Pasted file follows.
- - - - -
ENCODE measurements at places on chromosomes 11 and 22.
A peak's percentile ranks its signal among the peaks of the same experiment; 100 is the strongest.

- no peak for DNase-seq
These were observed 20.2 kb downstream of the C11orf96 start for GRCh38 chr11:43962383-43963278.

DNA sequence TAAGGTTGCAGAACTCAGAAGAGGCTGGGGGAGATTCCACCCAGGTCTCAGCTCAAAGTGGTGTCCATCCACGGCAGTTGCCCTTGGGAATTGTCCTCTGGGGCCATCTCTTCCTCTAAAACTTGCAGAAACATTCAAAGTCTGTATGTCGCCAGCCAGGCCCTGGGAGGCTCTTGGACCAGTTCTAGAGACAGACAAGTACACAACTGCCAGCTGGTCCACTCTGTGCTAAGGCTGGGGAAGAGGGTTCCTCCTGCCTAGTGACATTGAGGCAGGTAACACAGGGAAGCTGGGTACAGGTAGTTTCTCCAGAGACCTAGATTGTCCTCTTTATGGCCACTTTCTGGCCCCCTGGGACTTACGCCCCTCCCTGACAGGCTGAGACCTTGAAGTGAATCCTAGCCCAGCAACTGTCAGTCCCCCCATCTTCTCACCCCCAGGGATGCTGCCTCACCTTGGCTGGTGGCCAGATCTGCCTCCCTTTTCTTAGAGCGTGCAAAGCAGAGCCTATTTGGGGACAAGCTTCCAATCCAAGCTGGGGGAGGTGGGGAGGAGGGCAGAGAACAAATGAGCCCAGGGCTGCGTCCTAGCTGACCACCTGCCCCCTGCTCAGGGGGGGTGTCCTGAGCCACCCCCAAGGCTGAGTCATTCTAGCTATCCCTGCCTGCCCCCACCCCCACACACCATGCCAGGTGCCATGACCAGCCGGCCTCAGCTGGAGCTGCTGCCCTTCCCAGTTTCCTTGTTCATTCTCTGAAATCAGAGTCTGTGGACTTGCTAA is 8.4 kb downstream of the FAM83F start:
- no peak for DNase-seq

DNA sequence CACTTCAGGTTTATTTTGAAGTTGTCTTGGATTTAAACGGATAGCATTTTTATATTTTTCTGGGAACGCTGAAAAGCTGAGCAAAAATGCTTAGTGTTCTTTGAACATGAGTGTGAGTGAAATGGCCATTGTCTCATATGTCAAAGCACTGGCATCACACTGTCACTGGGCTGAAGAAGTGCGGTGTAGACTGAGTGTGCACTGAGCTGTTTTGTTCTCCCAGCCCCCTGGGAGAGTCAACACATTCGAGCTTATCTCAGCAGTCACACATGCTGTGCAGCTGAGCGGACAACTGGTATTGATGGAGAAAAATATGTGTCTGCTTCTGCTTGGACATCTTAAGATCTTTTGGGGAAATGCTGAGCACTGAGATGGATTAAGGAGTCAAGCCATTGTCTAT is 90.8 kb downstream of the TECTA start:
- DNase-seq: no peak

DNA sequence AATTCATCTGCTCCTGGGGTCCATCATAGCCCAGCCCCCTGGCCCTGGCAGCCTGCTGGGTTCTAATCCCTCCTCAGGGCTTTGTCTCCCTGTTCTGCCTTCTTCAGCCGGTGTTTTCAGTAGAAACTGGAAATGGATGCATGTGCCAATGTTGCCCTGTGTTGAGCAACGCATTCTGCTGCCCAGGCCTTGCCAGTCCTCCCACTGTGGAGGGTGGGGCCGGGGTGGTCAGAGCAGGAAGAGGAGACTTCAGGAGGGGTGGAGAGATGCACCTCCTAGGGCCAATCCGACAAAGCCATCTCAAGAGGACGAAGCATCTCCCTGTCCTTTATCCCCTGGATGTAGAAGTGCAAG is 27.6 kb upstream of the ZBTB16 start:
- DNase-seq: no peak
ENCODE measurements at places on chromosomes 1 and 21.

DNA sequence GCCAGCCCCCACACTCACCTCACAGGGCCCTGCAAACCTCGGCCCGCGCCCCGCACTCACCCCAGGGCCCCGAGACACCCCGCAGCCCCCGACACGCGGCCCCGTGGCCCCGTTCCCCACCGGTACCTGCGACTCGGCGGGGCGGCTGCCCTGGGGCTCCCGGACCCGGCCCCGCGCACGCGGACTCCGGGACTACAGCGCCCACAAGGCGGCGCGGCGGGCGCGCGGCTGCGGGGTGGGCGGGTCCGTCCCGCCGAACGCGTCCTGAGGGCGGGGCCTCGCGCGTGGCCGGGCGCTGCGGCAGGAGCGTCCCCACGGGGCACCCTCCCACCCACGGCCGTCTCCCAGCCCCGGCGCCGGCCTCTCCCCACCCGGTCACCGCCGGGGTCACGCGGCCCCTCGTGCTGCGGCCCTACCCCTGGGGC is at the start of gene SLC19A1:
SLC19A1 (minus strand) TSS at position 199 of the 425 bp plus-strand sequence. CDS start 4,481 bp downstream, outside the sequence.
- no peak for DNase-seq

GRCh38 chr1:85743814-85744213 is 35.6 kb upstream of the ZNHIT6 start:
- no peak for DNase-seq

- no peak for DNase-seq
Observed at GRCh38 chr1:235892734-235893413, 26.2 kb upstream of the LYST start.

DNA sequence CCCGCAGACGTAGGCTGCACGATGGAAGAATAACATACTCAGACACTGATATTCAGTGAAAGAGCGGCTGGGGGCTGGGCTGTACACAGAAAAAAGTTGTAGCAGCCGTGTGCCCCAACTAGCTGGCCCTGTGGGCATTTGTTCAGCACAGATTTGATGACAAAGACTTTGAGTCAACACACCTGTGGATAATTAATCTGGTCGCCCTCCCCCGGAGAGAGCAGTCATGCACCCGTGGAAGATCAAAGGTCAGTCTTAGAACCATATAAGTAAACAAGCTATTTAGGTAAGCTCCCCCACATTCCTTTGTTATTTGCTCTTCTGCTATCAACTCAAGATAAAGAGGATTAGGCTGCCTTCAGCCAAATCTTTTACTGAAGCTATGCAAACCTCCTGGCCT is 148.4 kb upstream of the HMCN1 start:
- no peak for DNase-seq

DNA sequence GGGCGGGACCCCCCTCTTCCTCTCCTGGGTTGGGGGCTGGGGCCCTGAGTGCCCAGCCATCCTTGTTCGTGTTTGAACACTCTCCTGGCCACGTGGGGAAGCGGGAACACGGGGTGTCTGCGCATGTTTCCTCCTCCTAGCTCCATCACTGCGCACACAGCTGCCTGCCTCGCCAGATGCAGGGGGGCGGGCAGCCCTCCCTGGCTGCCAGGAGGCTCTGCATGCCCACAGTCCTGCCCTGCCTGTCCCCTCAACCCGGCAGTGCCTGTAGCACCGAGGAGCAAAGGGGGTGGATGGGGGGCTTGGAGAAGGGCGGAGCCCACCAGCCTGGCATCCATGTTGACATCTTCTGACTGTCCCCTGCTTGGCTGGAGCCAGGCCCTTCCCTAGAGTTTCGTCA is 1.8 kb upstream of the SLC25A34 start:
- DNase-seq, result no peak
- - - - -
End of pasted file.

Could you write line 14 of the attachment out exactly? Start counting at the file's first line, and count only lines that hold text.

- no peak for DNase-seq